May 16, 2011

El Salvador Rally’s Final Fiesta

Depending on your attitude, crossing the bar to arrive at the marina can be either fun or daunting. But during the Rally every arriving boat is escorted in by marina staff.

© 2011 El Salvador Rally

The recently completed El Salvador Rally is a cruiser event like no other, as it encompasses seven weeks of activities. Over that period, 47 vessels arrived from nine different countries. "This is truly an international event," say rally organizers Bill Yeargan and Jean Strain.

Pool therapy at Bahia del Sol seems to have been one of the Rally’s most popular activities.

© El Salvador Rally

The closing ceremony, April 30, at the Bahia del Sol Marina and Resort drew more than 60 cruisers and 40 guests. Reportedly, everyone had a terrific time, but some sailors went away exceedingly happy, as more than $3,500 in cash and prizes were awarded by a simple drawing. The top prizes went to Carl Johnson and Christina Revilla aboard Bambolerio ($500), Tom and Carolynn Boehmler aboard Sunny Side Up ($300), and Larry and Vicky Byers aboard Rocinante ($250).

Lisa Anderson (of Lisa Kay) strikes a pose with the winning wine after an exhausting round of tasting.

© 2011 El Salvador Rally

Not only were the ongoing Rally events fun for the participants, but the event achieved its goal of introducing many new clients to the Bahia del Sol’s facilities. As of April 30 the average length of stay was 32 days. And 30 boats plan to spend part or all of the summer in Bahia where mooring are only $100/month and long-term rates at the marina are $.40/foot. You can find more info on this second annual event at its official blog.

Who is Your Unsung Hero?

If you’re a regular Latitude reader you’ve probably noticed that many of the same names make headlines and show up in racing box scores again and again. While these sailing stars certainly deserve the notoriety, in an upcoming article we plan to turn the spotlight on a lesser-known group of sailors who quietly make a dramatic difference in our sport with little or no recognition — a group we’ll call Latitude 38‘s Unsung Heroes.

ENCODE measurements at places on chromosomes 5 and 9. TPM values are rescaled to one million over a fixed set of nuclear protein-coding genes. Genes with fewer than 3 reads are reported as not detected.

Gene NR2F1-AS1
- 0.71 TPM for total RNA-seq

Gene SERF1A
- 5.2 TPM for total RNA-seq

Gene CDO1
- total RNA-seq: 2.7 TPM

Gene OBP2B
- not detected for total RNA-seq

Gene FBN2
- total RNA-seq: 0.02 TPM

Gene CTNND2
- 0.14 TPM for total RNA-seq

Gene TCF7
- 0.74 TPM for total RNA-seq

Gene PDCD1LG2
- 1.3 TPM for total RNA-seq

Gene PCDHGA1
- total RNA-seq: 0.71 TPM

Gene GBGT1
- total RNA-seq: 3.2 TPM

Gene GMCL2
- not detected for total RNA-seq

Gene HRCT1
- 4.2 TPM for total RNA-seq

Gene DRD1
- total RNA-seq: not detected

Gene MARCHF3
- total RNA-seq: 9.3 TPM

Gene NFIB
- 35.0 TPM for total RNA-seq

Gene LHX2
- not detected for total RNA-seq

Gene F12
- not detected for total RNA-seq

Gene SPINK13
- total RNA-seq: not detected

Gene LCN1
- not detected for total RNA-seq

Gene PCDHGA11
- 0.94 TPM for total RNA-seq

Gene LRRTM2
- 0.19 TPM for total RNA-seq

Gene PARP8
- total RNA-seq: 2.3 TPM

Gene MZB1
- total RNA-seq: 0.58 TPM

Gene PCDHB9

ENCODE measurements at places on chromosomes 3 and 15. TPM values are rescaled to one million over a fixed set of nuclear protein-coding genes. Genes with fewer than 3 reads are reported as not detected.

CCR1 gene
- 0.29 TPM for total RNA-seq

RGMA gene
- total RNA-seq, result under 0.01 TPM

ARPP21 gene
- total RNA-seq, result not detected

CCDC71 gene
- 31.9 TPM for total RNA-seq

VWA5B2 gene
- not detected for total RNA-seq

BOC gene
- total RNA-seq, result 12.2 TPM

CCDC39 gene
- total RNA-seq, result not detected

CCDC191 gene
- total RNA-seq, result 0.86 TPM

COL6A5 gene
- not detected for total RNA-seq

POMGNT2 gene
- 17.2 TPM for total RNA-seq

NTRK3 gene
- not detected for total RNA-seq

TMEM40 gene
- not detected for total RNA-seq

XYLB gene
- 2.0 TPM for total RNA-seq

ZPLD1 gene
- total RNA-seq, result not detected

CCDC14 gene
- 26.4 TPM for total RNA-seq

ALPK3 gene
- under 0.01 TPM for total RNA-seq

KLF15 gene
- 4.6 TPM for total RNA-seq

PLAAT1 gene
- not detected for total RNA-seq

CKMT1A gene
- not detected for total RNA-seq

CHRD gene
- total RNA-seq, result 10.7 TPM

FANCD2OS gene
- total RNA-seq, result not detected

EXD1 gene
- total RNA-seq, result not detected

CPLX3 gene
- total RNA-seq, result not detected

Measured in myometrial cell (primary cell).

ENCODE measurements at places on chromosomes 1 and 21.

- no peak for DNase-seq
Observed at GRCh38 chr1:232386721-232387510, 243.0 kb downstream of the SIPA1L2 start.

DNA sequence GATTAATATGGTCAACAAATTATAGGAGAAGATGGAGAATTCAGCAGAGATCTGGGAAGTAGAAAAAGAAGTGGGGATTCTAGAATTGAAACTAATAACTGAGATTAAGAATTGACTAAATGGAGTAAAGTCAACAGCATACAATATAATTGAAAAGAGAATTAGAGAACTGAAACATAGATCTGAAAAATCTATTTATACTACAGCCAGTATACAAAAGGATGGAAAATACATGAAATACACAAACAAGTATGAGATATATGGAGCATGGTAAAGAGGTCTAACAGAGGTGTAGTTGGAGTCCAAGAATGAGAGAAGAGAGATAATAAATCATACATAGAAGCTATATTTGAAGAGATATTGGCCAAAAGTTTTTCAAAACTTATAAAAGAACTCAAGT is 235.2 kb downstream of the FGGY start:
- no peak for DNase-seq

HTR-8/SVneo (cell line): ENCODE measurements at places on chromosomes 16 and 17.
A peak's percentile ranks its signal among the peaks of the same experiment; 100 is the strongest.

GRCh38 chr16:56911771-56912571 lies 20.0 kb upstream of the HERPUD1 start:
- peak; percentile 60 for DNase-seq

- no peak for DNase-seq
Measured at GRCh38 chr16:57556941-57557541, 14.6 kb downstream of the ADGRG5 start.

We consider sailors who take the time to nurture the skills of youngsters to be heroes. Do you know one you’d like to nominate?

© 2011 Richard Gillette

We’re talking about folks who, out of the goodness of their hearts, volunteer their time and expertise to introduce novices to our sport, mentor young people, nurture disabled sailors, endure long hours bobbing around on committee boats, or teach the time-honored skills of marlinspike seamanship.

So if you’ve got an ‘unsung hero’ you’d like to nominate to our honor roll, shoot us an email about them and, if possible, a few photos, and tell us why you think they qualify for this special recognition.

An outdoor classroom, what a concept. With all the cuts to education these days – including sports programs – parents need to take proactive steps if they want their kids to become healthy, well-rounded adults.

© 2011 Treasure Island Sailing Center
We’ve gotten considerable impassioned telephone and email response to our Wednesday ‘Lectronic titled ‘Is The Hangman’s Noose the New Symbol of Puerto Escondido?’ Puerto Escondido is the very popular cruiser center on the east coast of Baja that is also home to Loreto Fest, the largest cruiser gathering in the Sea of Cortez.
Around 11 a.m. GMT on May 6, Jeanne Socrates officially completed a full circuit around the globe aboard her Najad 380 Nereida.
The America’s Cup machine has been in high gear recently, with teams sailing their AC45s in the "test event" you can check out in the video below:  
  The test event must have been so encouraging that Samsara decided to knock things back to size, with a pretty demoralizing development.
When racing offshore, such as in the Oregon International Offshore Race from Astoria, OR to Victoria, BC, there are always plenty of safety concerns.